“I’d been told during my entire gymnastics career to not question authority,” a former elite gymnast, Isabell Hutchins, said Tuesday.

Hutchins and Mattie Larson, a former national gymnast, talked about how Nassar won their allegiance with candy, Olympic trinkets and encouraging words while they were under constant scrutiny from demanding coaches.

The judge praised the victims who appeared in her court over the last week, calling them “sister survivors.” The women have included Olympians Aly Raisman, Jordyn Wieber and McKayla Maroney.

Brooke Hylek, a gymnast who plans to compete in college, heaped scorn on Nassar.

“I cannot believe I ever trusted you, and I will never forgive you,” she said Tuesday. “I’m happy you will be spending the rest of your life in prison. Enjoy hell by the way.”

Emily Morales had a softer message.

“I want you to apologize to me right here,” the 18-year-old told Nassar. “I want to forgive you, but I also want to hear you tell me that you regret all the hurting you caused.”

He did. She replied with, “Thank you.”

Nassar is scheduled to be sentenced next week on more assault convictions in Eaton County, Michigan.

Associated Press Writer Ed White in Detroit contributed to this report.

David Eggert And Mike Householder, The Associated Press

Like us on Facebook and follow us on Twitter.

Just Posted

Belmont Student Voices: Influential teachers, good or bad, play a crucial role

Chances are you’ve had an influential teacher at some point in your… Continue reading

Canada men’s rugby team beats Brazil for it’s first win in the ARC

DTH van der Merwe continues to prove his importance for Canada’s momentum.

Speed skating a family affair for View Royal twins

Kieran and Kyle Brown set to compete in B.C. Winter Games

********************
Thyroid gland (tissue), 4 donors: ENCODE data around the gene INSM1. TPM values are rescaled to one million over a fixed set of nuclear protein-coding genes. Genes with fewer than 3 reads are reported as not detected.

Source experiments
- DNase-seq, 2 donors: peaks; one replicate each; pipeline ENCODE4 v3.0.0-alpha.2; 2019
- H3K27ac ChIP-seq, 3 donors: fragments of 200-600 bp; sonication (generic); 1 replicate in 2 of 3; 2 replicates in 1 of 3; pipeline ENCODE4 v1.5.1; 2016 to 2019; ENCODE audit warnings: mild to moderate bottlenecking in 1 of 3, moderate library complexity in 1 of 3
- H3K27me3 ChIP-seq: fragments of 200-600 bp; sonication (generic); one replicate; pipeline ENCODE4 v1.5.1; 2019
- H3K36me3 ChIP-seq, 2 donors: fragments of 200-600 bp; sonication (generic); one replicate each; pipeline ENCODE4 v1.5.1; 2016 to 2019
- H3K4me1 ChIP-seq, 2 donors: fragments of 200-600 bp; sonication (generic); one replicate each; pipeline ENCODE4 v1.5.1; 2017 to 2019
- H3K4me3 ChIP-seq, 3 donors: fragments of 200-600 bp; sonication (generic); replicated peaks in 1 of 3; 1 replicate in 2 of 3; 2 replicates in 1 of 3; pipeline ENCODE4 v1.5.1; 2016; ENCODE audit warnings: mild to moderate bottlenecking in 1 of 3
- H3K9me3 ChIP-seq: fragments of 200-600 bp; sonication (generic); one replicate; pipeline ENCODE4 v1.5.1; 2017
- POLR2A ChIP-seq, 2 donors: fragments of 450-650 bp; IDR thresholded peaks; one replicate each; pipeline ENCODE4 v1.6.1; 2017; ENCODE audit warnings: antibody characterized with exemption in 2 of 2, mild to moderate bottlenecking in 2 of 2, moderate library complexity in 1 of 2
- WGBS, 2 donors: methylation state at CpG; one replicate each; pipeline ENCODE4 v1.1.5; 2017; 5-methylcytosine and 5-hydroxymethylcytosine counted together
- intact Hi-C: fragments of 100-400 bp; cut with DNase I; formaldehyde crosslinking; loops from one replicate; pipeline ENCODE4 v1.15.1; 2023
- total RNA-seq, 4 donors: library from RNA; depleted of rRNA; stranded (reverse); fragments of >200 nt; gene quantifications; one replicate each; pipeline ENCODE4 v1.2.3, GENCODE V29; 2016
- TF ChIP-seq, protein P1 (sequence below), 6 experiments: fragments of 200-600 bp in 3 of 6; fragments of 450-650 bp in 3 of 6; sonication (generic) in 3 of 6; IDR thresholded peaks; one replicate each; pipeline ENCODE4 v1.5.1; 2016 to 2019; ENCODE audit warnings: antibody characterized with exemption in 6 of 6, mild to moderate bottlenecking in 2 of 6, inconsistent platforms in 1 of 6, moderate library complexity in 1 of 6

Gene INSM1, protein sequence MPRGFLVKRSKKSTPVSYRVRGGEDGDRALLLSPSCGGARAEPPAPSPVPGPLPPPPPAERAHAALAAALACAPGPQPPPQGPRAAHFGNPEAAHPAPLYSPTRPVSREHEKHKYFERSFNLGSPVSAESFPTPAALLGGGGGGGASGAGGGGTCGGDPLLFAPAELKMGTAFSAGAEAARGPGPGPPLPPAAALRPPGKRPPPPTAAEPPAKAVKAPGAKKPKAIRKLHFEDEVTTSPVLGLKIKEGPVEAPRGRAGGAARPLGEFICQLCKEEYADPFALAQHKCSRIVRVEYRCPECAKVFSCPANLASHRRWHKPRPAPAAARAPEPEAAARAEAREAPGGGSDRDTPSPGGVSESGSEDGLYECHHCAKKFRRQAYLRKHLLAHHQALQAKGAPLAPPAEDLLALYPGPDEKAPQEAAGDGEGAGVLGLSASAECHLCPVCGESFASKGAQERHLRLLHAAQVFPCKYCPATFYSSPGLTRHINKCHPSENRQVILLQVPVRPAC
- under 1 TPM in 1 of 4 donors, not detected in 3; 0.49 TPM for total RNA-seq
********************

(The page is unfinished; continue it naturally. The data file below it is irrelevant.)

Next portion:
Hatley Castle 8K takes place this Sunday

Royal Roads race is the fourth in the Vancouver Island Race Series

Grade 11 student gains leadership experience in 4-H club raising goats

Mira Finkelstein enjoys spending time mentoring younger members of the club.

WATCH: Vancouver Island man catches dashcam video of near head-on crash

Video shows oncoming van cross over centre line

Canucks came out hot, beat Bruins 6-1

Loui Eriksson scores twice, catapulting Vancouver to a lopsided victory over Boston

B.C. man brings dog to court as ‘best witness’

Man is defending himself on charges of uttering threats, possessing weapon for dangerous purposes

Vancouver artist’s cartoon of Florida school shooting resonates

Cartoon shows football coach, one of the victims, meeting others killed in school shootings

Trudeau family arrives in India for state visit

Seven-day visit includes meeting with Indian Prime Minister Narendra Modi

Military seeks DNA experts to help ID missing war dead

Federal program recovers, identifies and arranges burials for Canada’s nearly 28,000 missing war dead

B.C. files new legal action against TransMountain pipeline

Province tries to uphold City of Burnaby bylaws, provoking Alberta

BCHL Today: Powell River stuns Vernon and BCHL grads lead Team Canada

BCHL Today is a (near) daily look at what’s going on around the league and the junior A world.

Reports of money laundering in B.C. real estate ‘troubling’: attorney general

News report alleges people connected to fentanyl trade are using B.C. real estate to launder money

Most Read